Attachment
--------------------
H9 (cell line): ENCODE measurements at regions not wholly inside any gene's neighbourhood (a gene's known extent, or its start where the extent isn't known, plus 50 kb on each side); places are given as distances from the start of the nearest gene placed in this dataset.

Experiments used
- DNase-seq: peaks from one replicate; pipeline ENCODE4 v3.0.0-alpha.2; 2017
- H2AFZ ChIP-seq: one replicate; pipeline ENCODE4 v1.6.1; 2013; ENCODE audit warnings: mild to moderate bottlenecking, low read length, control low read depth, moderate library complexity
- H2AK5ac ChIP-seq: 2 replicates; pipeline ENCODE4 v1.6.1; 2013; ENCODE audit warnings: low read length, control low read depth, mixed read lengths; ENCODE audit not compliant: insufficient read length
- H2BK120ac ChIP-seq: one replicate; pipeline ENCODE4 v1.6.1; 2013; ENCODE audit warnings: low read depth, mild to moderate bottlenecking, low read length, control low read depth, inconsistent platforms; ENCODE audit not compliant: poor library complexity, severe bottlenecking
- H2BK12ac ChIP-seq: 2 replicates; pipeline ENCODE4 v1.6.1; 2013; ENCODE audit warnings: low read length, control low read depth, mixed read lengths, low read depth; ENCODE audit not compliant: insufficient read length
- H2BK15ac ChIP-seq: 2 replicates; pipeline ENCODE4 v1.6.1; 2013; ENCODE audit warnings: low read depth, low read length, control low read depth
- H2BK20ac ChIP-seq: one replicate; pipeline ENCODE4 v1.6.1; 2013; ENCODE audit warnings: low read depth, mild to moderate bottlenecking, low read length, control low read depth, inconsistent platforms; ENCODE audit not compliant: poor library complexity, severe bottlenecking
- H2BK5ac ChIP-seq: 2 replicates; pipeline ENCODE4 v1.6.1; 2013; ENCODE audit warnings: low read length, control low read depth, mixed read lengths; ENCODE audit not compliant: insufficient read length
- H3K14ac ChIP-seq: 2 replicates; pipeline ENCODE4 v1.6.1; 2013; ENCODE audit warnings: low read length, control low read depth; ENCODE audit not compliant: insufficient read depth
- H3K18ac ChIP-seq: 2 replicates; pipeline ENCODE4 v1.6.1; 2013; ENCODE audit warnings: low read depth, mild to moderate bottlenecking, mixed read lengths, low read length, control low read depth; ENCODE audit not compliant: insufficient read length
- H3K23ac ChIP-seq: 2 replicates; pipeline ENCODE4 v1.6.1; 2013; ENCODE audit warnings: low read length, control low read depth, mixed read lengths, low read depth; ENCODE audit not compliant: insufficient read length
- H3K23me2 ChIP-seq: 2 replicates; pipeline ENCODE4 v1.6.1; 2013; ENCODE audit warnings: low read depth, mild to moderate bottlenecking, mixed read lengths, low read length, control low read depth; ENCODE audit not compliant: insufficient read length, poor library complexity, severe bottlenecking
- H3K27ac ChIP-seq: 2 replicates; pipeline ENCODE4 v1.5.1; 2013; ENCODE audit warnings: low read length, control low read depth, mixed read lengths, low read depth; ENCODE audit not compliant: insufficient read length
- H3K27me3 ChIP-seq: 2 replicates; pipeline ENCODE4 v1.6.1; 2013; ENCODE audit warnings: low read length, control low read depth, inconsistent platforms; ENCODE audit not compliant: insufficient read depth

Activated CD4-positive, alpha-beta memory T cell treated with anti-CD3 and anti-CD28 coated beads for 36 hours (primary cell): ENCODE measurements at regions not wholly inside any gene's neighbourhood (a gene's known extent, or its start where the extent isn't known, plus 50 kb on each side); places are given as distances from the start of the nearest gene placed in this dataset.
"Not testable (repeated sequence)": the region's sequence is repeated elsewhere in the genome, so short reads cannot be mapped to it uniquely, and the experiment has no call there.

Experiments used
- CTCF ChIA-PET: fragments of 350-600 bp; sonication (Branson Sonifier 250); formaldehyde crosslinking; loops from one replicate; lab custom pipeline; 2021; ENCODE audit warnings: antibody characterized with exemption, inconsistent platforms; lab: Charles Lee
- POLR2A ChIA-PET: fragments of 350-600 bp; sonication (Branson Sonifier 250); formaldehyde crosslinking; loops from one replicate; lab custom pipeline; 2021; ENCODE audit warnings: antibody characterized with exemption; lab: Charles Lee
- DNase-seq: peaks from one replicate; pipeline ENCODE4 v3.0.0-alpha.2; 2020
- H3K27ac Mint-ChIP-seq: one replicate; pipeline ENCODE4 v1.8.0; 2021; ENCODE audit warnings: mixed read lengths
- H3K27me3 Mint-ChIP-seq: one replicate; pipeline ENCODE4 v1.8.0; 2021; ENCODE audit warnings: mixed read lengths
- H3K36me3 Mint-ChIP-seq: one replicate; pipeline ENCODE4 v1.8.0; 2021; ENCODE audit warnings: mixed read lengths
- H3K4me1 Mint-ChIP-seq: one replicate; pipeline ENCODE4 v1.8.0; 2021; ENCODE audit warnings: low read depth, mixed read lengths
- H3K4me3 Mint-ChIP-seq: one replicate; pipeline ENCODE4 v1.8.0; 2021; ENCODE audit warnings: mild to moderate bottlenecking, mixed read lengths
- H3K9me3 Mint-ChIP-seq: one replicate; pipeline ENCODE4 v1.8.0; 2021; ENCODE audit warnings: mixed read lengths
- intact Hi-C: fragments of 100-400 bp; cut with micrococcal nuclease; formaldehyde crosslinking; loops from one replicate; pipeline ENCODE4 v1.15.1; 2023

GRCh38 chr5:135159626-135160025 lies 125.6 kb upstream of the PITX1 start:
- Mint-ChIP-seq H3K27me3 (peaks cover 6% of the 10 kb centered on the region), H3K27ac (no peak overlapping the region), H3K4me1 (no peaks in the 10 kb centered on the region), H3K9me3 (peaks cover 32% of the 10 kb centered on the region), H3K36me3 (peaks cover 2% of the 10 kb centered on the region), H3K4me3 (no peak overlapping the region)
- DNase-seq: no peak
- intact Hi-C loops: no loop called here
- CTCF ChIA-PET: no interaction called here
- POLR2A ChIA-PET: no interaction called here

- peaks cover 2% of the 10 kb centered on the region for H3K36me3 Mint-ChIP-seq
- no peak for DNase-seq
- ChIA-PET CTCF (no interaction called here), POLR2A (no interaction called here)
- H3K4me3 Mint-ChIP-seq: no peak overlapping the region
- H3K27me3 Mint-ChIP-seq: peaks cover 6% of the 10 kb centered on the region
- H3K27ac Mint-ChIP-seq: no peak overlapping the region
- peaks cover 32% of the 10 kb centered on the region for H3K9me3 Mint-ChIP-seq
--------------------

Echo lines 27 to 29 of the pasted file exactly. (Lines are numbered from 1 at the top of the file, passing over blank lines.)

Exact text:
- H3K4me3 Mint-ChIP-seq: one replicate; pipeline ENCODE4 v1.8.0; 2021; ENCODE audit warnings: mild to moderate bottlenecking, mixed read lengths
- H3K9me3 Mint-ChIP-seq: one replicate; pipeline ENCODE4 v1.8.0; 2021; ENCODE audit warnings: mixed read lengths
- intact Hi-C: fragments of 100-400 bp; cut with micrococcal nuclease; formaldehyde crosslinking; loops from one replicate; pipeline ENCODE4 v1.15.1; 2023